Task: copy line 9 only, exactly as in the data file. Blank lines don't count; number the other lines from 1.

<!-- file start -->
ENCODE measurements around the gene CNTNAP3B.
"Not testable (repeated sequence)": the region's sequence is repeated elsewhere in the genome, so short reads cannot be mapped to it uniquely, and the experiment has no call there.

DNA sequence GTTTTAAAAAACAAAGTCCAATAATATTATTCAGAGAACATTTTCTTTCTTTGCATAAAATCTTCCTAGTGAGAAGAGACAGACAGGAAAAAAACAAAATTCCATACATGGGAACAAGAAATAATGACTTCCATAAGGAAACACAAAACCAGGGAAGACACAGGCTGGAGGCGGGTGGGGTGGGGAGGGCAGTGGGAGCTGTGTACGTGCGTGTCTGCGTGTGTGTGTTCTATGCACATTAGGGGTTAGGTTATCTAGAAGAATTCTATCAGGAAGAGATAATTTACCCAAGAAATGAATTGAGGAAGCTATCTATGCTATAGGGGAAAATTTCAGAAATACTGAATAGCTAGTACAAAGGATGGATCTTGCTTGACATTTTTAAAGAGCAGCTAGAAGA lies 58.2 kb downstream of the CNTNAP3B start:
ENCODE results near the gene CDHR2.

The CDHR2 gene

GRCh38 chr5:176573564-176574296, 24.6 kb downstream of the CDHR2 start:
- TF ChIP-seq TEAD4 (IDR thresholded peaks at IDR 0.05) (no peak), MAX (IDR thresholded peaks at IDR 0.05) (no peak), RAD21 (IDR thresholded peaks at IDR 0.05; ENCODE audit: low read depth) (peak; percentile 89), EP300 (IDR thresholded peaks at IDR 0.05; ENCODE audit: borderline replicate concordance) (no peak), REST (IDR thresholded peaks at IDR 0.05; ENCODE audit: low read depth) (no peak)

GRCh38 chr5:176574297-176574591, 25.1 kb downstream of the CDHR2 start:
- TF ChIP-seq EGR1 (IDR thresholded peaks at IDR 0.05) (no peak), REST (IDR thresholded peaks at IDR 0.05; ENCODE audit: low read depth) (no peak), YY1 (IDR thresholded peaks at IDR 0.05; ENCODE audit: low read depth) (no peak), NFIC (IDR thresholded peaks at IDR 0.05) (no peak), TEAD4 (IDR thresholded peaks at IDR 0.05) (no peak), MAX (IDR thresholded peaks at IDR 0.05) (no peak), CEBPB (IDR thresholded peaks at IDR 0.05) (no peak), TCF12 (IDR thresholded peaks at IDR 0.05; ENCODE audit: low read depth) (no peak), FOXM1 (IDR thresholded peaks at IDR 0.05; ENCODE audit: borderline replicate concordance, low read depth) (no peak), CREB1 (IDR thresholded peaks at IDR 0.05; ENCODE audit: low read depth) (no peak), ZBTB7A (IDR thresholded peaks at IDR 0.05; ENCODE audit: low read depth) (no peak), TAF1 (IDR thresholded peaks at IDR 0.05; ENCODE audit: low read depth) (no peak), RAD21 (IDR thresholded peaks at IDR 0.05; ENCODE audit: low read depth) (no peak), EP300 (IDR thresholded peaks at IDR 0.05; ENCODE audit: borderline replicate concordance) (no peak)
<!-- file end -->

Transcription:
- TF ChIP-seq EGR1 (IDR thresholded peaks at IDR 0.05) (no peak), REST (IDR thresholded peaks at IDR 0.05; ENCODE audit: low read depth) (no peak), YY1 (IDR thresholded peaks at IDR 0.05; ENCODE audit: low read depth) (no peak), NFIC (IDR thresholded peaks at IDR 0.05) (no peak), TEAD4 (IDR thresholded peaks at IDR 0.05) (no peak), MAX (IDR thresholded peaks at IDR 0.05) (no peak), CEBPB (IDR thresholded peaks at IDR 0.05) (no peak), TCF12 (IDR thresholded peaks at IDR 0.05; ENCODE audit: low read depth) (no peak), FOXM1 (IDR thresholded peaks at IDR 0.05; ENCODE audit: borderline replicate concordance, low read depth) (no peak), CREB1 (IDR thresholded peaks at IDR 0.05; ENCODE audit: low read depth) (no peak), ZBTB7A (IDR thresholded peaks at IDR 0.05; ENCODE audit: low read depth) (no peak), TAF1 (IDR thresholded peaks at IDR 0.05; ENCODE audit: low read depth) (no peak), RAD21 (IDR thresholded peaks at IDR 0.05; ENCODE audit: low read depth) (no peak), EP300 (IDR thresholded peaks at IDR 0.05; ENCODE audit: borderline replicate concordance) (no peak)